Cookies on this website

We use cookies to ensure that we give you the best experience on our website. If you click 'Accept all cookies' we'll assume that you are happy to receive all cookies and you won't see this message again. If you click 'Reject all non-essential cookies' only necessary cookies providing core functionality such as security, network management, and accessibility will be enabled. Click 'Find out more' for information on how to change your cookie settings.

Livelihood surveys often categorise pastoralist households by economic activity and material assets, using measures such as herd ownership, extent of mobility and the degree of reliance on livestock vs other sources of subsistence and income. However, in contexts of high variability and uncertainty, such objective classifications may inadvertently perpetrate two distortions. First, they stabilise highly fluid economic landscapes, over-looking the ways in which people draw opportunistically from an array of livelihood strategies or move between them over time. Second, they may flatten the social field, overlooking the ways that class and kinship structure and constrain people's livelihood options. This paper argues for greater attention to subjective assessments of livelihood, such as the labels by which people self-identify or distinguish themselves from others. Drawing on over twenty months of anthropological fieldwork, I describe the notion of raiya, a polysemous identity construct that has become a salient part of everyday discourse in Turkana County, Kenya. While raiya connotes an array of conventional dichotomies – including rural/urban, traditional/modern and nomadic/sedentary – attention to the uses of this term in 'speech acts' reveals how it is used to manage relationships and access opportunities across these apparent divisions. This example demonstrates how research on identity practices can inform the study of livelihoods, not only because self-identification indicates a commitment to certain cultural values (Moritz 2012), but also because identity labels highlight the messy processes of boundary-shifting and boundary-crossing that characterise social and economic life under conditions of high variability.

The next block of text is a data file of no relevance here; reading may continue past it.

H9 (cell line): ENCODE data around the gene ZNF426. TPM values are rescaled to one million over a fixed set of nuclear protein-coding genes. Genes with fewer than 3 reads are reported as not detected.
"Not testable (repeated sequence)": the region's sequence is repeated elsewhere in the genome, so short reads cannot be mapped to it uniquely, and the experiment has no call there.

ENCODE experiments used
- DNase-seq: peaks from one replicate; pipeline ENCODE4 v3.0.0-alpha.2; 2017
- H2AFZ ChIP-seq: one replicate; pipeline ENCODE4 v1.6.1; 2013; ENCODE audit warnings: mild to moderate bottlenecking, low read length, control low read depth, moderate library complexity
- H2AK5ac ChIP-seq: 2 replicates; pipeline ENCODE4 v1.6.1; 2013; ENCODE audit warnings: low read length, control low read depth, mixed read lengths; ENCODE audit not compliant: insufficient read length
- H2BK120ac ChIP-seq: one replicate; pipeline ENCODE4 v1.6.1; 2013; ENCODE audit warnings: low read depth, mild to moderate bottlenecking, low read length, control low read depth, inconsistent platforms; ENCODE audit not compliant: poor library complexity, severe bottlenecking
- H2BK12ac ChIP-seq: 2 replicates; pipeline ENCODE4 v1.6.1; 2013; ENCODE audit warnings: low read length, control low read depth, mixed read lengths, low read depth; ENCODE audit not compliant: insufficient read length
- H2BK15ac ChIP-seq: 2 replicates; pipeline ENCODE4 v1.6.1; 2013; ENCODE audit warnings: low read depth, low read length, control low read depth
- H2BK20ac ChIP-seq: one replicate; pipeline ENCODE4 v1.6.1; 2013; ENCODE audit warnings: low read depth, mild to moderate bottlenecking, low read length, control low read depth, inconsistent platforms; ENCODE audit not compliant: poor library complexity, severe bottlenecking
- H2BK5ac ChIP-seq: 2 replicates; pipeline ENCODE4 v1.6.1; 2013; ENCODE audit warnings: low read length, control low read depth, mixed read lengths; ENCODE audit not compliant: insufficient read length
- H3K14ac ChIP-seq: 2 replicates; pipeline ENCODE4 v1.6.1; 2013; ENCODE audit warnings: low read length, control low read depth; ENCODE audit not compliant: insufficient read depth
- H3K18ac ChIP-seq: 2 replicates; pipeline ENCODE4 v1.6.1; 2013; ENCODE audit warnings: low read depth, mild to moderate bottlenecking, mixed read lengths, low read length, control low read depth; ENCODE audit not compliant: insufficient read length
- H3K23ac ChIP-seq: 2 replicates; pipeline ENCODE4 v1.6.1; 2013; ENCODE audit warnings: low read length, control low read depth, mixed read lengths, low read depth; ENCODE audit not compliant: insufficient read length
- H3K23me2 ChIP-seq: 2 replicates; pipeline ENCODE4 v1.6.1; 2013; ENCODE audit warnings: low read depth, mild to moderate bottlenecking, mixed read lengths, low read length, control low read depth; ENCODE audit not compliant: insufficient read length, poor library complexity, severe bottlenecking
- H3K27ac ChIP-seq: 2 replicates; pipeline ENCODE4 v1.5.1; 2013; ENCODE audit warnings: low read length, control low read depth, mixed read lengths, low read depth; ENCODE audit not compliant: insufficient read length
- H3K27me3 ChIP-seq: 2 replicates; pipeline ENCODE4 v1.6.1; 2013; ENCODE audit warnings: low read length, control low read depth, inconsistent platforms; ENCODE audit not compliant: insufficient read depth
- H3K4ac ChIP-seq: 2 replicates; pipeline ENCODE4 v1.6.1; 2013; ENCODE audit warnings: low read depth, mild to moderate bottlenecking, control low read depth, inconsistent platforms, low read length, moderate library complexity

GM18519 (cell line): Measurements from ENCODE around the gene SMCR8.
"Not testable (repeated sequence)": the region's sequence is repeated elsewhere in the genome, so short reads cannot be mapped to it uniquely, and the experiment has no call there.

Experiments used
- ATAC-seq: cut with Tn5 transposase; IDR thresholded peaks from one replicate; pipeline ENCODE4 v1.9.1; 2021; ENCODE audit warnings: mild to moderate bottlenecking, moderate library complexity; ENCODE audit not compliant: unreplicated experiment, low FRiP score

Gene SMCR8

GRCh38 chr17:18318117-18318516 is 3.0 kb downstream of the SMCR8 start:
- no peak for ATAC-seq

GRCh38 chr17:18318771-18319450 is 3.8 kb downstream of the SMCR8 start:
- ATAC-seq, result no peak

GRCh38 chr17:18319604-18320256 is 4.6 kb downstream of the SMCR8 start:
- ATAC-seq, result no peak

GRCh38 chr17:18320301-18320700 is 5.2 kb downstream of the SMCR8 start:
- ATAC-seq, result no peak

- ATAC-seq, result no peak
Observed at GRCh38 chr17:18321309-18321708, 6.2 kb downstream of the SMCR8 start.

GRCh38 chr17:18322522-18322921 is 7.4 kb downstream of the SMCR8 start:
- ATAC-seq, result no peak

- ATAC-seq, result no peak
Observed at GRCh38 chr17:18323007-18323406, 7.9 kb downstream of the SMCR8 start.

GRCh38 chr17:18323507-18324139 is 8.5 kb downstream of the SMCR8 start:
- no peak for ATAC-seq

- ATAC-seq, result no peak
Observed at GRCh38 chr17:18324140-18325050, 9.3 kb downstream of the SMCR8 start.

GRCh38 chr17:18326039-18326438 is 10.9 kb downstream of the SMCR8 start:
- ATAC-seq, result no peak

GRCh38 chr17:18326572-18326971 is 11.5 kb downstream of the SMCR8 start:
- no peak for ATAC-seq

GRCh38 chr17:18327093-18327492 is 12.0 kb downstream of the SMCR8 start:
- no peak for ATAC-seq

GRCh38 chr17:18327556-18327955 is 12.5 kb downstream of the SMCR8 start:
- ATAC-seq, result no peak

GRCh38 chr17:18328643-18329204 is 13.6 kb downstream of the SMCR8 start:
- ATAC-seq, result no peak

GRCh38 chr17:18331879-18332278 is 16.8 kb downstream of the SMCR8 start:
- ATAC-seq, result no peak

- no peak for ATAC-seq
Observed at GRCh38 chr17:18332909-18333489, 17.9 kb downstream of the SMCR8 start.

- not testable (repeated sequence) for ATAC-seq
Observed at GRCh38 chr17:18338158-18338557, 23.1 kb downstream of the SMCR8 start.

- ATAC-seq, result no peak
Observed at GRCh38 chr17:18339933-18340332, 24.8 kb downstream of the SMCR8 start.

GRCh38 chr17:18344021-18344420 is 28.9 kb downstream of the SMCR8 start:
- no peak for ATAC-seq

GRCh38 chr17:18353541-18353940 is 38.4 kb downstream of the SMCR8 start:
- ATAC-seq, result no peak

More information Original publication




Journal article


White Horse Press

Publication Date



24 (2)


241 - 254